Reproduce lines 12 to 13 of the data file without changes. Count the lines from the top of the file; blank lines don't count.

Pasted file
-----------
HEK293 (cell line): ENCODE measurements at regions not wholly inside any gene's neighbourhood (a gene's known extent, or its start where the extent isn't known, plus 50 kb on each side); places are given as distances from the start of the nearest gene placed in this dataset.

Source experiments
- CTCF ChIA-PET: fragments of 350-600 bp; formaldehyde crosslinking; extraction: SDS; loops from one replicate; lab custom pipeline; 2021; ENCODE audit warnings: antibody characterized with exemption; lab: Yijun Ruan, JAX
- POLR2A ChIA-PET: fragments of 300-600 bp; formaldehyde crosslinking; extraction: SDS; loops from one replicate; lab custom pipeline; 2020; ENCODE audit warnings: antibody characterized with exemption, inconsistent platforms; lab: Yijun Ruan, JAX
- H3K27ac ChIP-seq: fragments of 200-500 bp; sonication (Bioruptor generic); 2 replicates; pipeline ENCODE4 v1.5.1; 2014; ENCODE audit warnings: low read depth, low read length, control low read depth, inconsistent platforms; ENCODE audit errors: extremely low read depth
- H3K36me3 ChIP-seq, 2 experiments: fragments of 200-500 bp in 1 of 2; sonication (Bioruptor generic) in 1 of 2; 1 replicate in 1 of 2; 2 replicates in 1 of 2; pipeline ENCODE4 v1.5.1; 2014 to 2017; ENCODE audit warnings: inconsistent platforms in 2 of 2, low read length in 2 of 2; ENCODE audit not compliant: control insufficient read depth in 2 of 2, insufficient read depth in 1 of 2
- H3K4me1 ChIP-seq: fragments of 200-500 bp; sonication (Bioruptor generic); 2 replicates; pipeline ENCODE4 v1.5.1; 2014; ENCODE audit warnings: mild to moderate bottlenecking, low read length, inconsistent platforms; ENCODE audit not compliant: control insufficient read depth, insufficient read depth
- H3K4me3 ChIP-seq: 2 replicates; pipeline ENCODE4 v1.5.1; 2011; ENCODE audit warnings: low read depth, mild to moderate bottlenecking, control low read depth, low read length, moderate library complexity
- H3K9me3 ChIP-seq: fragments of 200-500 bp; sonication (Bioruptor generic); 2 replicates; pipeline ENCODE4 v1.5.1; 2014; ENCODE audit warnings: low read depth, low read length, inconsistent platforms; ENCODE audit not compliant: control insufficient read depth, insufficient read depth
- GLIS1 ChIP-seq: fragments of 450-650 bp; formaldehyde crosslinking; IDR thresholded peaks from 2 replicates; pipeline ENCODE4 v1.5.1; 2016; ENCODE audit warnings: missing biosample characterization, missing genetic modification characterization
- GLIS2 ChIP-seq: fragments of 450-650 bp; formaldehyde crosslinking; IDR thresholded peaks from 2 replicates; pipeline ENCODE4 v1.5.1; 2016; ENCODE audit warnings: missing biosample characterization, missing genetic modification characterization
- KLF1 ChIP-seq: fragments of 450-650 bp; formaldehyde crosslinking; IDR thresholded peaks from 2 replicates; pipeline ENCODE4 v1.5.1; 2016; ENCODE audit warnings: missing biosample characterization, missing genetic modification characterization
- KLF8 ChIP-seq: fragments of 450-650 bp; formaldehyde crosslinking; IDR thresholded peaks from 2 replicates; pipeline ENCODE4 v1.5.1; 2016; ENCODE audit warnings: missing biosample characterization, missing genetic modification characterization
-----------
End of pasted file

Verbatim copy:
- KLF1 ChIP-seq: fragments of 450-650 bp; formaldehyde crosslinking; IDR thresholded peaks from 2 replicates; pipeline ENCODE4 v1.5.1; 2016; ENCODE audit warnings: missing biosample characterization, missing genetic modification characterization
- KLF8 ChIP-seq: fragments of 450-650 bp; formaldehyde crosslinking; IDR thresholded peaks from 2 replicates; pipeline ENCODE4 v1.5.1; 2016; ENCODE audit warnings: missing biosample characterization, missing genetic modification characterization